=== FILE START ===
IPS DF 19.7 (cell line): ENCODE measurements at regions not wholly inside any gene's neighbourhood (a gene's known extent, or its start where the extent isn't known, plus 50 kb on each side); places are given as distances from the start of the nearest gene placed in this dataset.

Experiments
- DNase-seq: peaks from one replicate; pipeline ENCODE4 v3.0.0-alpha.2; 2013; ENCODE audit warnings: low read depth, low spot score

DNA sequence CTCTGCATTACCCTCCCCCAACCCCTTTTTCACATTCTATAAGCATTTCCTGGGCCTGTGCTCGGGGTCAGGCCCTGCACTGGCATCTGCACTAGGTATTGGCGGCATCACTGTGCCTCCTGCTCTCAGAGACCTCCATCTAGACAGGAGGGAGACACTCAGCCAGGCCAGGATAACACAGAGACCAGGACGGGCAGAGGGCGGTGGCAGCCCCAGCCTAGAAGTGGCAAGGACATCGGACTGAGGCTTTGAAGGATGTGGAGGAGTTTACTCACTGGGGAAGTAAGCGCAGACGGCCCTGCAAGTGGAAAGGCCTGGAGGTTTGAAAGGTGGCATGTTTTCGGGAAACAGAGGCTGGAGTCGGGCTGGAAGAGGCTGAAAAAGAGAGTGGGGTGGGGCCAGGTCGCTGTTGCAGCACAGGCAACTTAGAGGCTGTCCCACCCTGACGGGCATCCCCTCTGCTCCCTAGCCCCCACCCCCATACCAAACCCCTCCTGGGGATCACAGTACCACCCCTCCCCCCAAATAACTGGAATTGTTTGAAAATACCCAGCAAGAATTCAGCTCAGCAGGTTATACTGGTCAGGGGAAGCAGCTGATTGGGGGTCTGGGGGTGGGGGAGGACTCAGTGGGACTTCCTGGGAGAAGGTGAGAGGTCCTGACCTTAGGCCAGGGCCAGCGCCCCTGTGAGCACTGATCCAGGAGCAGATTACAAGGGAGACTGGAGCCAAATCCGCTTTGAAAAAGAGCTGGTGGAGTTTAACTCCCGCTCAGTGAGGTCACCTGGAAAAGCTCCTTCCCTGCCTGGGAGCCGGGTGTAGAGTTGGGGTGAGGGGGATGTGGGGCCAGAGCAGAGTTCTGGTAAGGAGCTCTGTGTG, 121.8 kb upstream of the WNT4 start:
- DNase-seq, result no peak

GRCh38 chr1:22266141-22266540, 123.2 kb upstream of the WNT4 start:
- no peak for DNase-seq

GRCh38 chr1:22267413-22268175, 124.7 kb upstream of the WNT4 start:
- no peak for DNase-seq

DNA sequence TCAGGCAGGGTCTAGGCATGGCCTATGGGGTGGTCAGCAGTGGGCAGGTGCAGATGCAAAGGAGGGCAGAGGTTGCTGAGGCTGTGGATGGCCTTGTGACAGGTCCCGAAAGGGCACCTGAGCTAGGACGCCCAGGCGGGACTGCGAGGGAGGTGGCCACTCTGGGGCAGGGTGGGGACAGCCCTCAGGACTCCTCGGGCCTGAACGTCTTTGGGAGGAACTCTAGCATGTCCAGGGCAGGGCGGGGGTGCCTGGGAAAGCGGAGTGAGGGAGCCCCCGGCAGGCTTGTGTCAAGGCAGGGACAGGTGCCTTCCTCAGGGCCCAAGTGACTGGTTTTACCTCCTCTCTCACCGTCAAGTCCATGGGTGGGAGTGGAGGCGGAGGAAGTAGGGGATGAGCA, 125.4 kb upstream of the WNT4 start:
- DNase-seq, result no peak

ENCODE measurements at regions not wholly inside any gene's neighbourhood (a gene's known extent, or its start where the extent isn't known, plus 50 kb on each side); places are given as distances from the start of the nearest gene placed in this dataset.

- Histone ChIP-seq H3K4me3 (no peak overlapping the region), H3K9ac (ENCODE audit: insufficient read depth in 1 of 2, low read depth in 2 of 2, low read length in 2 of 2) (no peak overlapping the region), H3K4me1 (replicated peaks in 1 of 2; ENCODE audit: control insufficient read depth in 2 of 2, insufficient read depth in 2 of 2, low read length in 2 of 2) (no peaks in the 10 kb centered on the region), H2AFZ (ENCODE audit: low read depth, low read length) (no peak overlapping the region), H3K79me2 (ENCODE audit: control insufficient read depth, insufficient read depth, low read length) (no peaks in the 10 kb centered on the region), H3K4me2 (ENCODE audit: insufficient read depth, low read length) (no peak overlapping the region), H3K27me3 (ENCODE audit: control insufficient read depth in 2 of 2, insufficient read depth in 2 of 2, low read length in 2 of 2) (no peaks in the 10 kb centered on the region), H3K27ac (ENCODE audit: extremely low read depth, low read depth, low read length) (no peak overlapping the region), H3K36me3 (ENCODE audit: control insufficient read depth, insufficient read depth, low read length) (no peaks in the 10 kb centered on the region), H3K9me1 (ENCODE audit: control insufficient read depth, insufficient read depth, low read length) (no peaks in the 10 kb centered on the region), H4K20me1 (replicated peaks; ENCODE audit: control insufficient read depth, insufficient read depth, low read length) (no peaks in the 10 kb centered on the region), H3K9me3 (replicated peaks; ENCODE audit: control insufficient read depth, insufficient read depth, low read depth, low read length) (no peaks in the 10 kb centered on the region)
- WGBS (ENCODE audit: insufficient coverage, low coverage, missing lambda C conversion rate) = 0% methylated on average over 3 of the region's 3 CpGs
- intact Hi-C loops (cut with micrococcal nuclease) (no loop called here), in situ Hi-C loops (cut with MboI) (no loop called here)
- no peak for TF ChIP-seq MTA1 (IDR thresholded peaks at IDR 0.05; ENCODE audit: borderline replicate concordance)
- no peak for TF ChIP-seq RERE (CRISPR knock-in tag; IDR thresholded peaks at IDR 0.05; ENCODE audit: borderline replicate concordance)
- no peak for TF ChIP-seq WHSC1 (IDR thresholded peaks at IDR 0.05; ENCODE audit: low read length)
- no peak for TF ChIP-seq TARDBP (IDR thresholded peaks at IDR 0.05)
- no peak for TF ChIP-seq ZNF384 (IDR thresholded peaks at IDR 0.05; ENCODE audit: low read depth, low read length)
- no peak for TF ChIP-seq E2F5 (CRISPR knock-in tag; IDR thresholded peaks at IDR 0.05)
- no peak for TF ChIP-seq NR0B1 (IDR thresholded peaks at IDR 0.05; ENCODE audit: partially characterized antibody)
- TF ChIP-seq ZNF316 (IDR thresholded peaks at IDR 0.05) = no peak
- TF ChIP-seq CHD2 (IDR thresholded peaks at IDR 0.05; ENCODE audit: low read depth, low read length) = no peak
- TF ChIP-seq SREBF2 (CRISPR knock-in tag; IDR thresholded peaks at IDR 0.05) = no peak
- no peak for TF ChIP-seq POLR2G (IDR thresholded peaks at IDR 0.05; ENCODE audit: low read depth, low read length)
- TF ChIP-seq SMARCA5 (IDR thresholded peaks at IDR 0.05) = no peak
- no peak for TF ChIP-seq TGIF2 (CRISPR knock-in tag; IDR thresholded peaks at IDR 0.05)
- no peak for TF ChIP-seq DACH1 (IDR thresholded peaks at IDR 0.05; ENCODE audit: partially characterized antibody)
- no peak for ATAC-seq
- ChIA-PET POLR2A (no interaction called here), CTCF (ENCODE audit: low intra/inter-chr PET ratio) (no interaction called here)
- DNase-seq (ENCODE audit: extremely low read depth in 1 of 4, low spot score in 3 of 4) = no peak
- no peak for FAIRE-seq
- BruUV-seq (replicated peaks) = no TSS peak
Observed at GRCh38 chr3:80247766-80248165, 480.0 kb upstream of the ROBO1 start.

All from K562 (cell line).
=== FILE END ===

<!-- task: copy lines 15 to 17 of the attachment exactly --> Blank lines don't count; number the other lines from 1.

- intact Hi-C loops (cut with micrococcal nuclease) (no loop called here), in situ Hi-C loops (cut with MboI) (no loop called here)
- no peak for TF ChIP-seq MTA1 (IDR thresholded peaks at IDR 0.05; ENCODE audit: borderline replicate concordance)
- no peak for TF ChIP-seq RERE (CRISPR knock-in tag; IDR thresholded peaks at IDR 0.05; ENCODE audit: borderline replicate concordance)